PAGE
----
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Monday, June 1, 2015

Iran patiently winning battle of influence in Iraq.

Link: U.S. losing battle of influence in Iraq to Iran.

For some time, analysts, were trying to understand the Iranian strategy regarding the current conflict in Iraq.  The Iranians, with so much to win or lose, appeared content to allow the Iraqi Security Forces (ISF) tackle ISIS, with the only assistance from Iran coming in the form of the Badr Corps and a few other Shi'a militias.  For roughly the last decade, the Shi'a militias have existed solely (or so they claim) for the purpose of protecting holy Shi'a sites in Iraq and for the personal safety of His Eminence Al-Sayyid Ali Al-Husseini Al-Sistani, who holds a tremendous amount of influence among the Shi's community of Iraq.  In fact, Sistani is an important figure to the United States and Europe as well.  He has always been a pragmatic, moderating presence and manages to keep the popular and dangerous Iraqi cleric Muqtada al-Sadr in a bit of a box.  Sadr is very dangerous; he is tied to the most anti-U.S. elements in the Qom-based Iranian religious leadership, and appears to be waiting for Sistani to expire, when he will take his place as a real trouble-maker in the region.  During the current conflict, Sadr has been conspicuous in his good behavior, although some could argue that he hasn't done enough to support the Iraqi government and military.  We expected much more involvement from Iran, given the Shi'a make-up of the present government in Baghdad.  From our optic, serious Iranian military intervention would have pushed ISIS out of western Iraq, but its possible that we are overestimating the strength of the Iranian military or even underestimating the staying power of ISIS.  Either way, it now appears that the Iranians made the smart choice by utilizing the militias in both a diplomatic and military manner.  The militias voiced opposition to the U.S.-led air campaign (which was reciprocated), and laid low while ISIS retook Ramadi.  Then, when it became necessary for the ISF to organize a multi-pronged offensive operation, which required the assistance of ground support more than air cover, the militias made themselves available, and have been performing admirably in both Anbar and Salah al- Din provinces.  The current successful military operations have had more to do with the militias than the air coalition, which continues to be hampered by not only weather anomalies, but by political constraints (it is our understanding that all the members of the coalition reserve the right to beg-off any operation after learning its intended target, a circumstance that speaks volumes).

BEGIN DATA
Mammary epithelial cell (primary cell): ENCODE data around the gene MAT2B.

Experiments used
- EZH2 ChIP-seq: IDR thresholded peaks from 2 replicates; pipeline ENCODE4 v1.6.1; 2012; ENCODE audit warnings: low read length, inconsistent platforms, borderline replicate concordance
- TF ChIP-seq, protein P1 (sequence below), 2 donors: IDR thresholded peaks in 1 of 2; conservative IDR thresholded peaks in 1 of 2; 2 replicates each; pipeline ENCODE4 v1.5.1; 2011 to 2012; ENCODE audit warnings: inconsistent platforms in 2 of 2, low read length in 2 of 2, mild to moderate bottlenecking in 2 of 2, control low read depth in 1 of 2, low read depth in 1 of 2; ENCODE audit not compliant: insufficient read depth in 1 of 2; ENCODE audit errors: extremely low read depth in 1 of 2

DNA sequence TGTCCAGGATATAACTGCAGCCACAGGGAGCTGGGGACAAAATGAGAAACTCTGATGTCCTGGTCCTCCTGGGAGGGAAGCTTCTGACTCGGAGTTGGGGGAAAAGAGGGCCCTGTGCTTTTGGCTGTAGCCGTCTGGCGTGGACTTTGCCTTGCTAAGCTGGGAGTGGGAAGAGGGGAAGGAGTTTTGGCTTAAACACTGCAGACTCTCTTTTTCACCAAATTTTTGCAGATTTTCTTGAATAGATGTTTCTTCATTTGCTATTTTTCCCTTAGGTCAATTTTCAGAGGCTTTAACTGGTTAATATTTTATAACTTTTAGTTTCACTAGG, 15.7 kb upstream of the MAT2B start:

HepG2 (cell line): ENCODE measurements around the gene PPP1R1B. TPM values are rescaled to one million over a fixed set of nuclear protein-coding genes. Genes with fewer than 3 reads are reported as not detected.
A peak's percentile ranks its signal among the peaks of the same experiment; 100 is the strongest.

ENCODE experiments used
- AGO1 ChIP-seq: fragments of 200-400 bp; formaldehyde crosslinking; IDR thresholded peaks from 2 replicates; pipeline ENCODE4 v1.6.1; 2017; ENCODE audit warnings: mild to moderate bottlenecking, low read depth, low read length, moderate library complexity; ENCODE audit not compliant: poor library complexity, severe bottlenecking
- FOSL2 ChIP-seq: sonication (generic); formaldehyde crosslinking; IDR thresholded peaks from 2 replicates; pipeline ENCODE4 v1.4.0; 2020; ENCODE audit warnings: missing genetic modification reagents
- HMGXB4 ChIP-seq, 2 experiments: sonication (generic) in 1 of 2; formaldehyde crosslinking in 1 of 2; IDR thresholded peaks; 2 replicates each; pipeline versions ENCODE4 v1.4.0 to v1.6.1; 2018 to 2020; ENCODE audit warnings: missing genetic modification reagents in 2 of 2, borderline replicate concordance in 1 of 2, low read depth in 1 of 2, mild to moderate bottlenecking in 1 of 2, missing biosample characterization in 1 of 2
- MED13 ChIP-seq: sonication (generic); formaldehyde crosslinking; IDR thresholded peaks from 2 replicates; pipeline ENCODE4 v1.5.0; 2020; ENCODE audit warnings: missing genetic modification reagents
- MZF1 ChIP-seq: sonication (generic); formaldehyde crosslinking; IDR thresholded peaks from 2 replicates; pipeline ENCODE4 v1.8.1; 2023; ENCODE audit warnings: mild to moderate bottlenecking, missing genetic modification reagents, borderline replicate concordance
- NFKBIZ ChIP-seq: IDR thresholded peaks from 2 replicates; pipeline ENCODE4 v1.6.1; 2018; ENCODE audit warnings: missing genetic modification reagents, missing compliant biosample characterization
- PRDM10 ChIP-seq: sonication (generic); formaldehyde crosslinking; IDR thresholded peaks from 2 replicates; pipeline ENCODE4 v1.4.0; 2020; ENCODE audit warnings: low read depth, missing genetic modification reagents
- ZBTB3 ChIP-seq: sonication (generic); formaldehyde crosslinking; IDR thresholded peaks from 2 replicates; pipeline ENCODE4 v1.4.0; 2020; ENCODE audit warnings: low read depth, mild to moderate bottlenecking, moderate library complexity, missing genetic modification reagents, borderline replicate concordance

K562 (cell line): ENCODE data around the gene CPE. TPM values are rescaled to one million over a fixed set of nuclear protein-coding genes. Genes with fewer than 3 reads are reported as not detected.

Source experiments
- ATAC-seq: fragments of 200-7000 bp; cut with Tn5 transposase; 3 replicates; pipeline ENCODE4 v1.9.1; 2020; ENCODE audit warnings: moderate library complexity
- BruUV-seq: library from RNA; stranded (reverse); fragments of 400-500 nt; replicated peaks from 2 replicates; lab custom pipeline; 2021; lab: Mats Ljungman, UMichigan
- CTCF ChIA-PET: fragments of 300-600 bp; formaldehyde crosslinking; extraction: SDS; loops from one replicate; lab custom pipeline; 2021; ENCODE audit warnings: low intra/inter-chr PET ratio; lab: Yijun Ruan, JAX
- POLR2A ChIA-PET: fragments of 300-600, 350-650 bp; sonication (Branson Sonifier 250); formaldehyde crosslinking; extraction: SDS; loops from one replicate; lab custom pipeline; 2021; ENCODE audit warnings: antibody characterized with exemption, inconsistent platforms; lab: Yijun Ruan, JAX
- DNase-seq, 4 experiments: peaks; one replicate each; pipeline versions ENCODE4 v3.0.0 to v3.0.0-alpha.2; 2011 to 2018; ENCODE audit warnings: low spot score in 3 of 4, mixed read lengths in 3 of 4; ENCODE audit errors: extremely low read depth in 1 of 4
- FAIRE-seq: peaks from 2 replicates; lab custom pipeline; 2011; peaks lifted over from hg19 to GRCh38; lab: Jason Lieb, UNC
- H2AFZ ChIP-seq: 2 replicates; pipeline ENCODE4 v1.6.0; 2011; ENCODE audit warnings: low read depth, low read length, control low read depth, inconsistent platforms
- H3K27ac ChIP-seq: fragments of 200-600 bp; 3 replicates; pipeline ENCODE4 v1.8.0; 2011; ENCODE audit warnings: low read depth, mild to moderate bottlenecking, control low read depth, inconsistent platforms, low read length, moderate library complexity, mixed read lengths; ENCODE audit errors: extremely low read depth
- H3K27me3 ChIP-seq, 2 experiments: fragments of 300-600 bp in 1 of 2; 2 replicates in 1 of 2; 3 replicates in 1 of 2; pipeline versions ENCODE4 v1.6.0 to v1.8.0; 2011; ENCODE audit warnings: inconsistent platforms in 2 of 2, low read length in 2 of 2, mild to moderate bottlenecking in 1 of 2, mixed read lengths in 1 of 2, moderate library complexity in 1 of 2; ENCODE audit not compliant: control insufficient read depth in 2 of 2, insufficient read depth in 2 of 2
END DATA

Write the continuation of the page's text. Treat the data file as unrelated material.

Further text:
U.S. Secretary of Defense served as Assistant Secretary of Defense for International Security Policy under President Clinton from 1993-96, and as Deputy Secretary of Defense from Oct 2011 to Dec 2013 under President Obama.  Carter (no relation to former U.S. President Jimmy Carter) studied Physics and Medieval History, and was a research associate in Theoretical Physics at Rockefeller University from 1979-80.  Although he has accumulated an admirable amount of experience working in the Department of Defense over the past three decades, he has never been in uniform and has never held a command.  He has become more visible in the public eye since becoming Secretary of Defense, and appears to be sincerely engaged to fully implement U.S. policy regarding the conflict in Iraq.  The problem is, the United States doesn't seem to have much of a policy.  We have sponsored a hit-and miss air coalition that has proven to be ineffective against ISIS use of complex Suicide Vehicle attacks.  Certainly the recent ISIS offensive in Anbar and Salah al-Din were in no way impacted by air coalition activity.  Carter has been given very little to work with, while the Iranians continue to use the militias like chess pieces on a game board.  The Iranians can easily resupply the militias and continue to supply strategic advisors to assist the militia leadership.  They work closely with the ISF, while the U.S. is limited to a host of intel folks and diplomats in the big cities, and a contingent of instructors sitting out at al-Asad Airbase in central Anbar Province.  The Iraqi people see he Iranians as being much more engaged in the struggle, and the U.S. as sniffing around, waiting for the orders to leave (again).


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